Summit ★★★★

I finally had the chance to check out Christina Raia's feature film debut, Summit (full disclosure: I know Christina IRL as a filmmaker friend) and found it to be quite an entertaining flick.

What seems on the outset to be a pretty run of the mill horror/thriller winds up being a great study of character development, tension, suspense and really, each viewer's preconceived notions of those characters.

Much like "Tucker & Dale Vs. Evil", we're introduced to a cast of characters who seem at first to be falling into the set categories of horror trope - the jock, his girlfriend, the quiet subdued nerdy type, etc. etc. but quickly learn there is more to each of them then what we initially see. Through well-crafted, intimate feeling scenes between each character, their motivations are revealed.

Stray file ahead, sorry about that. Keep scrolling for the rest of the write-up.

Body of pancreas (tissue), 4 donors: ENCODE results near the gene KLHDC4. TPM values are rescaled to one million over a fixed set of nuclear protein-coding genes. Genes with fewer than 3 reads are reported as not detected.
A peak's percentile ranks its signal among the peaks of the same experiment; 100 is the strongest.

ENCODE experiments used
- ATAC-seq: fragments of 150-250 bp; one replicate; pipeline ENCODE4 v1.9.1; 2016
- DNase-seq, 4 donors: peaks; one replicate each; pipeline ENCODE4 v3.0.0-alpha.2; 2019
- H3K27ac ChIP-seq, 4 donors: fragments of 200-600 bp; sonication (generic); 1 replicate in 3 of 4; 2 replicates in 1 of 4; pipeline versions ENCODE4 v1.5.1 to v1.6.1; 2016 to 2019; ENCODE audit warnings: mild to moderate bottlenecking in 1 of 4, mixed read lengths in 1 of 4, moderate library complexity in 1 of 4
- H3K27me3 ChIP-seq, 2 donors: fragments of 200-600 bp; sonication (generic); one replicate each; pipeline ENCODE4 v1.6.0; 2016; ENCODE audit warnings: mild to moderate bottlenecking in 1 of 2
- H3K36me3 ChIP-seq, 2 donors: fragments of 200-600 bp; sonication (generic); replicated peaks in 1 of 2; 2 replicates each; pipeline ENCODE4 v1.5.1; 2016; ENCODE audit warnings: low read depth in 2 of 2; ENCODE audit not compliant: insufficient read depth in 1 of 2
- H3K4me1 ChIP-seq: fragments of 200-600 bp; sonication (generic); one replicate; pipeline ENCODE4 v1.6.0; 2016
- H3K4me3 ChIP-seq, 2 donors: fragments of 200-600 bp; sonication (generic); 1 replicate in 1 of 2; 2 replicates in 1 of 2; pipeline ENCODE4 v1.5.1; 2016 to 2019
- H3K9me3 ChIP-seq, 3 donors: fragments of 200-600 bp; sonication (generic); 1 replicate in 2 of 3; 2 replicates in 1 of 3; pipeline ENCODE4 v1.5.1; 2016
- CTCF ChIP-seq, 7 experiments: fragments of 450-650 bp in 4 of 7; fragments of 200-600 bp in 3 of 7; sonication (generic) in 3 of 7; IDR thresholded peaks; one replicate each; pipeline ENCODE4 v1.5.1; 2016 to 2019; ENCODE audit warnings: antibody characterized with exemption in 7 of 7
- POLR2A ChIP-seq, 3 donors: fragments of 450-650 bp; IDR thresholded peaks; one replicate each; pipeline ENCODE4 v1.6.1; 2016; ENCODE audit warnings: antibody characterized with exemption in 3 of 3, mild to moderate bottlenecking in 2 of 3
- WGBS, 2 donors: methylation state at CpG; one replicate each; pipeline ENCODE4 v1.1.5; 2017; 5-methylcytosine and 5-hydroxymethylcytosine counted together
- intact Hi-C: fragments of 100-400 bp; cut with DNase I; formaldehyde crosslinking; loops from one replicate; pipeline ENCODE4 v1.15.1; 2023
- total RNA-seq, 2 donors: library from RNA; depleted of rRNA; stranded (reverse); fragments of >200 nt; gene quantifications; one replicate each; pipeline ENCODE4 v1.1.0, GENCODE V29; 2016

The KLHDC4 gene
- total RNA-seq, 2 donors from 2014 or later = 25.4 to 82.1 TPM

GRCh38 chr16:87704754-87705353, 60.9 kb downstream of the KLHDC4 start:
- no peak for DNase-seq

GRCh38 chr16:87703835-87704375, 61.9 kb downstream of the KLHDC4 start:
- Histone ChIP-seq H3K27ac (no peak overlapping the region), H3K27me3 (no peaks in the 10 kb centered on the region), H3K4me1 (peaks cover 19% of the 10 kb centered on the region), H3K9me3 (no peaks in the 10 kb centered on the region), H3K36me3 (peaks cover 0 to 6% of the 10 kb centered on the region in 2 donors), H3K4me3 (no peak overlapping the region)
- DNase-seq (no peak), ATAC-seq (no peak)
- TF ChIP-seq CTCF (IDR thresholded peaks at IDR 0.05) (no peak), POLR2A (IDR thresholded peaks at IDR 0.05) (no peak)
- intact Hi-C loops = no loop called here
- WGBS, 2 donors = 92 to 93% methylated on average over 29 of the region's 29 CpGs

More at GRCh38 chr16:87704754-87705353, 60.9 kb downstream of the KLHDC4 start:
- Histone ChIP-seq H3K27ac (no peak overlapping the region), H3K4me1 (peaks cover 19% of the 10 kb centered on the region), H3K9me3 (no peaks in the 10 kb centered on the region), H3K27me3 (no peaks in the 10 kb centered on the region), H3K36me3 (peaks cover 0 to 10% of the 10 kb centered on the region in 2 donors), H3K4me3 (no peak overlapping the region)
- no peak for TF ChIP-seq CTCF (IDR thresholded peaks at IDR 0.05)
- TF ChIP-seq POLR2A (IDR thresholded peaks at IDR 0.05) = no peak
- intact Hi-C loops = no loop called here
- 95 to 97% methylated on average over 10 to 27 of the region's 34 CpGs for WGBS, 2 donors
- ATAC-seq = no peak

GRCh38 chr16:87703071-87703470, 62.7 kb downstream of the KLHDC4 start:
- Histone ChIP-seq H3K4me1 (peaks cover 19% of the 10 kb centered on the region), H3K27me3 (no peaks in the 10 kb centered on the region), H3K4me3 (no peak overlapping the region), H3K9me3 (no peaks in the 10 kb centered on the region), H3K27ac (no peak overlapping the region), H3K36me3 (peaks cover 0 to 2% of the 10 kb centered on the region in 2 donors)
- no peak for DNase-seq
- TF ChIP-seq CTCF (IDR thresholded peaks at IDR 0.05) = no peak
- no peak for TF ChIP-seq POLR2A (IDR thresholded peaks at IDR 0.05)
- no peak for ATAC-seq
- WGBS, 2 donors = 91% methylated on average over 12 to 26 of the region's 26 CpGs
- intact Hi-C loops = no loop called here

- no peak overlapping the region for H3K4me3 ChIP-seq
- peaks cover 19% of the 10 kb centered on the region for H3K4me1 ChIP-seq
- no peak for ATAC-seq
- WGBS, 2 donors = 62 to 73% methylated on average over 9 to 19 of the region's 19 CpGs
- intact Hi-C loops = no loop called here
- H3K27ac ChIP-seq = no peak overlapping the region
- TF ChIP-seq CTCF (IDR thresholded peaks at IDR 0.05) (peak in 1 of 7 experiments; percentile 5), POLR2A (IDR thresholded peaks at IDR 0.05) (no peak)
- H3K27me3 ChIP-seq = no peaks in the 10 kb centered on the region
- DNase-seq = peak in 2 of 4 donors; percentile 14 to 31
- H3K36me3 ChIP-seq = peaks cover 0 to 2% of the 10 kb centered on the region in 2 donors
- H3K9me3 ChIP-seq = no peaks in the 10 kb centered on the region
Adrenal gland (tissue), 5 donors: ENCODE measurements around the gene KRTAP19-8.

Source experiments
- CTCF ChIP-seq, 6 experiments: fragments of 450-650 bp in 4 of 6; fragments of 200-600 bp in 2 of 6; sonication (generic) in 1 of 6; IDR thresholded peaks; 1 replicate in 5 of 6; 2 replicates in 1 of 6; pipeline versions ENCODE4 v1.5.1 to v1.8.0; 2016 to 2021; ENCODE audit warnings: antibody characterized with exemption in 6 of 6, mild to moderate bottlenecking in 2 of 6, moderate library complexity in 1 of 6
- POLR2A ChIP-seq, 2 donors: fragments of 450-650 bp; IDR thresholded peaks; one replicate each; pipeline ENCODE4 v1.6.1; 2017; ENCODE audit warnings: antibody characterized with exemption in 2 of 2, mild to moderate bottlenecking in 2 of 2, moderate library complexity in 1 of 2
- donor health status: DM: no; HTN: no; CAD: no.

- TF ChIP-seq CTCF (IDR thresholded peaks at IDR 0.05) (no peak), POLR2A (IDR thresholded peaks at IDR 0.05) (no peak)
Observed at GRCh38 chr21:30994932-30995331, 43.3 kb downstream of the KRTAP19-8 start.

The group is on their way to a skip trip up in Vermont but arrive at a house that does not seem like the right destination. How did they get there exactly? And why?

As we meet these characters and surmise their motives, the film turns you every which way in a "who dun it" of sorts, amping up the tension while keeping the viewer engaged in figuring out who is to blame for the events that unfold. I can honestly say watching the film I did not guess the ending, which made it all the more fun to watch. It's pretty rare these days that a film can actually keep you guessing.

While the film displays a few signs of lower budget production (some wonky audio, continuity, etc.), it is very easy to forgive and forget these few moments. The film has a great mood to it overall (you can really feel the chill in the air), created by some beautiful cinematography and a great score.

For the most part the acting feels very easy and convincing. In particular, I enjoyed Lauren Kennedy and Emma Barratt's performances though the guys in the cast are all quite talented as well.

Overall this is a really enjoyable psychological thriller. Christina Raia is a fantastic filmmaker who is definitely one to watch.